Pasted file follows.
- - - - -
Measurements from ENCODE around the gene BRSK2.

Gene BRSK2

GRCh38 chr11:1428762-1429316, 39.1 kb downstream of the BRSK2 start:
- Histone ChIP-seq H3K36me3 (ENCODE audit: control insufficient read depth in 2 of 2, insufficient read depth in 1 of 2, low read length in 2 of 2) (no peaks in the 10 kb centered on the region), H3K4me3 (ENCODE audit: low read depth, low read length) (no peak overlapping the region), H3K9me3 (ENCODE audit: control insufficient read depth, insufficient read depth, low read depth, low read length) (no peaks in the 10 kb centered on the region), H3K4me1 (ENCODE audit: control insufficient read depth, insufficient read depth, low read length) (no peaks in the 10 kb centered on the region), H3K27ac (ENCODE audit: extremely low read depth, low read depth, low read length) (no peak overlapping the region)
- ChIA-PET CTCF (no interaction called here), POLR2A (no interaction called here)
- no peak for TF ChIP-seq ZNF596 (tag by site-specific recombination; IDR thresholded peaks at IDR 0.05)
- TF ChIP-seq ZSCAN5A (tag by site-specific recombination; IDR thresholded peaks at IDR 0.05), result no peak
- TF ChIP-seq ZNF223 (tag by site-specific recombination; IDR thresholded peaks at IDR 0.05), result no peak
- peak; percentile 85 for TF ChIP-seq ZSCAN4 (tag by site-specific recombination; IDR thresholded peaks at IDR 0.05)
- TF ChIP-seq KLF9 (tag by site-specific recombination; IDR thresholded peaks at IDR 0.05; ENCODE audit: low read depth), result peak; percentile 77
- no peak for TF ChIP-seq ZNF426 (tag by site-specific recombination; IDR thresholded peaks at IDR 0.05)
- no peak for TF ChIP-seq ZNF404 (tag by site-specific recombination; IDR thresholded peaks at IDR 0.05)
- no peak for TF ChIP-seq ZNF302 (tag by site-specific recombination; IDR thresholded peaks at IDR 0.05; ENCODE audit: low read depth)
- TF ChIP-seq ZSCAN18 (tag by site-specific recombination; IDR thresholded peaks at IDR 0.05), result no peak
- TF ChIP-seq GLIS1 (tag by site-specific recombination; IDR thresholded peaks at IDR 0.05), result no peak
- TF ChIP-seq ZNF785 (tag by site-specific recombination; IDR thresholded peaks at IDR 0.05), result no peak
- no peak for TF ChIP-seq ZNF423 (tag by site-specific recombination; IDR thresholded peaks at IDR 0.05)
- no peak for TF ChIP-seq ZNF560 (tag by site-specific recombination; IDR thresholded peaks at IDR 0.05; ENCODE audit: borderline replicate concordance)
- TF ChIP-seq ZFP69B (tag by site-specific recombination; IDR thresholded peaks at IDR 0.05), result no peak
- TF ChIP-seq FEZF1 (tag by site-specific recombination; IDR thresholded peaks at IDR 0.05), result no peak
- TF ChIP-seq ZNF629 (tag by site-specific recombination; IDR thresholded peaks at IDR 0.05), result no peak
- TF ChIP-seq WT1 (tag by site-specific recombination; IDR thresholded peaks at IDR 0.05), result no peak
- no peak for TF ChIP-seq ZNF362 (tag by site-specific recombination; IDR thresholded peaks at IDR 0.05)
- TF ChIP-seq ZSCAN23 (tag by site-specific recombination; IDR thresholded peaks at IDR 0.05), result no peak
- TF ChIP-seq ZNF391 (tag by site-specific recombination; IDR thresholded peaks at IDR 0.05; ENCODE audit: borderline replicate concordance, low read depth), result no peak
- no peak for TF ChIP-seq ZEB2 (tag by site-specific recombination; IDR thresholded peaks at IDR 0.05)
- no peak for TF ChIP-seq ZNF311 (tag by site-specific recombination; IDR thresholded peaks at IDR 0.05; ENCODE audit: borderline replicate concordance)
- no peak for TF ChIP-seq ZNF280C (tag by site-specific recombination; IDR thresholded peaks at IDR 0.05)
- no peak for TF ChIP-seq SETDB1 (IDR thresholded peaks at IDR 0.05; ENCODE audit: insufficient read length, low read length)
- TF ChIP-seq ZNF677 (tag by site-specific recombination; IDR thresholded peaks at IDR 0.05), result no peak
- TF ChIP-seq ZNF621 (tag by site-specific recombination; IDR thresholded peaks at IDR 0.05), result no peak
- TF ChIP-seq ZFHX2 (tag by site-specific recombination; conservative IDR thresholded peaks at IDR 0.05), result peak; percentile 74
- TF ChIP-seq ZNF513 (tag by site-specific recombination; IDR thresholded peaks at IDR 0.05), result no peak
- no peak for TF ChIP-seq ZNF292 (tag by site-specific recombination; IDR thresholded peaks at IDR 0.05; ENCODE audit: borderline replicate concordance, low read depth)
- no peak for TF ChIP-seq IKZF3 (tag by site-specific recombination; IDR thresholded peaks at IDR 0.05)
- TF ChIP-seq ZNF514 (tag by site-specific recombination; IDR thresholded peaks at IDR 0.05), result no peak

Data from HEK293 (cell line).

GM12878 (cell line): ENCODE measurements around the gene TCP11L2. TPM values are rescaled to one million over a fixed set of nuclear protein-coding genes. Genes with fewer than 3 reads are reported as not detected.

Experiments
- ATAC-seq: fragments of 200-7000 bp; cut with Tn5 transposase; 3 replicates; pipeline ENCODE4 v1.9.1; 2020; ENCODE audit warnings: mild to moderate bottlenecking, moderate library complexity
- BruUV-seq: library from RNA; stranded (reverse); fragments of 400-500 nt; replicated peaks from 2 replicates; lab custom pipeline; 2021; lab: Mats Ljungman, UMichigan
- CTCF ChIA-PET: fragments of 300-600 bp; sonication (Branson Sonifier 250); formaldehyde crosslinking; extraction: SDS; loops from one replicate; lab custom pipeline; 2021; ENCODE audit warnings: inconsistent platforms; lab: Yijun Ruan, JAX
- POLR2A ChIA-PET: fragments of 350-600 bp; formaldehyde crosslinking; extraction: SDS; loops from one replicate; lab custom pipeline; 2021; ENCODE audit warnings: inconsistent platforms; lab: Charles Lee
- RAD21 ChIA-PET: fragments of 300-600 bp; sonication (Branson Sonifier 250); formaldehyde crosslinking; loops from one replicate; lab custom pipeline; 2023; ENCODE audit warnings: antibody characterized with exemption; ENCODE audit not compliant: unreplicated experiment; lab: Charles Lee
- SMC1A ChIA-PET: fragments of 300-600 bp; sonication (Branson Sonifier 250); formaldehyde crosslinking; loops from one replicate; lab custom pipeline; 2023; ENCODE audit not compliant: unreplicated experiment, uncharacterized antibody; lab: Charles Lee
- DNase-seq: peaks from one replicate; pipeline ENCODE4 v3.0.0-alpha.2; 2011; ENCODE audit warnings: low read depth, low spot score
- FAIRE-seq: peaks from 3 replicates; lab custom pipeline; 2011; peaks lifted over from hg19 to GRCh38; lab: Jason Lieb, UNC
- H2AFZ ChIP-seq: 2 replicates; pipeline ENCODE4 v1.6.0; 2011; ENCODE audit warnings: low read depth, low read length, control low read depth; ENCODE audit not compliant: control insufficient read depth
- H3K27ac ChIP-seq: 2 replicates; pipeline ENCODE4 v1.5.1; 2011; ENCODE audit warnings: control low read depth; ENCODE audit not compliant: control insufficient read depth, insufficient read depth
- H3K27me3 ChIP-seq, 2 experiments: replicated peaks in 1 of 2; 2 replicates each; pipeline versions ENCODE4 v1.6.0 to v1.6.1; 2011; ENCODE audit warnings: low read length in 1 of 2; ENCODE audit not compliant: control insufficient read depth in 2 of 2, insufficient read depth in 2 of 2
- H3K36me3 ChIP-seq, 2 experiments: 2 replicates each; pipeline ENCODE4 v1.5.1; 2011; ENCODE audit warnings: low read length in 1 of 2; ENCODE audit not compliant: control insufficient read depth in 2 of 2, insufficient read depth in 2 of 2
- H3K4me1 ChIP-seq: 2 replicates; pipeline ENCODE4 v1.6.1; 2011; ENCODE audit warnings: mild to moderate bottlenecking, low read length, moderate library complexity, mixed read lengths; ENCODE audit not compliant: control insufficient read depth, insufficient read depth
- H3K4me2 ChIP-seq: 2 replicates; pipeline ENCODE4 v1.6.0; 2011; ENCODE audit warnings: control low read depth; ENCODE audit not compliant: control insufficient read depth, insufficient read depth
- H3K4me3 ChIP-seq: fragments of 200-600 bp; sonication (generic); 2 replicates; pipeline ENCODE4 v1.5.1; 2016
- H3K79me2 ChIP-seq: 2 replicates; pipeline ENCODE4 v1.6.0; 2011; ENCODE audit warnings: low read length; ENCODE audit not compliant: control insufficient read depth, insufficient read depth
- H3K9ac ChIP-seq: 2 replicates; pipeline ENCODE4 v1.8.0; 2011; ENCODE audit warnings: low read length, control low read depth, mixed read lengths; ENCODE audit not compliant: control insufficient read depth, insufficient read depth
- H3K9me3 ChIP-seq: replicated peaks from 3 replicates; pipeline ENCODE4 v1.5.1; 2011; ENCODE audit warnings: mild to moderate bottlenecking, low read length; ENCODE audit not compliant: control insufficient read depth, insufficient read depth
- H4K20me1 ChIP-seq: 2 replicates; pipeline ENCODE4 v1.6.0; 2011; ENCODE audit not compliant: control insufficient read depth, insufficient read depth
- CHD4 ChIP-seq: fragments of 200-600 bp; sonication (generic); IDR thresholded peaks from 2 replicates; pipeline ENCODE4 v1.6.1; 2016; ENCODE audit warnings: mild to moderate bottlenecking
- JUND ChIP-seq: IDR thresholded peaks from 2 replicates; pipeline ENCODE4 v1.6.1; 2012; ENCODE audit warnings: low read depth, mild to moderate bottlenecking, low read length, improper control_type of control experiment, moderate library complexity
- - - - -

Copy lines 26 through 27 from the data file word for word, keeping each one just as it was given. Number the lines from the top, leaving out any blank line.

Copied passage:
- no peak for TF ChIP-seq ZEB2 (tag by site-specific recombination; IDR thresholded peaks at IDR 0.05)
- no peak for TF ChIP-seq ZNF311 (tag by site-specific recombination; IDR thresholded peaks at IDR 0.05; ENCODE audit: borderline replicate concordance)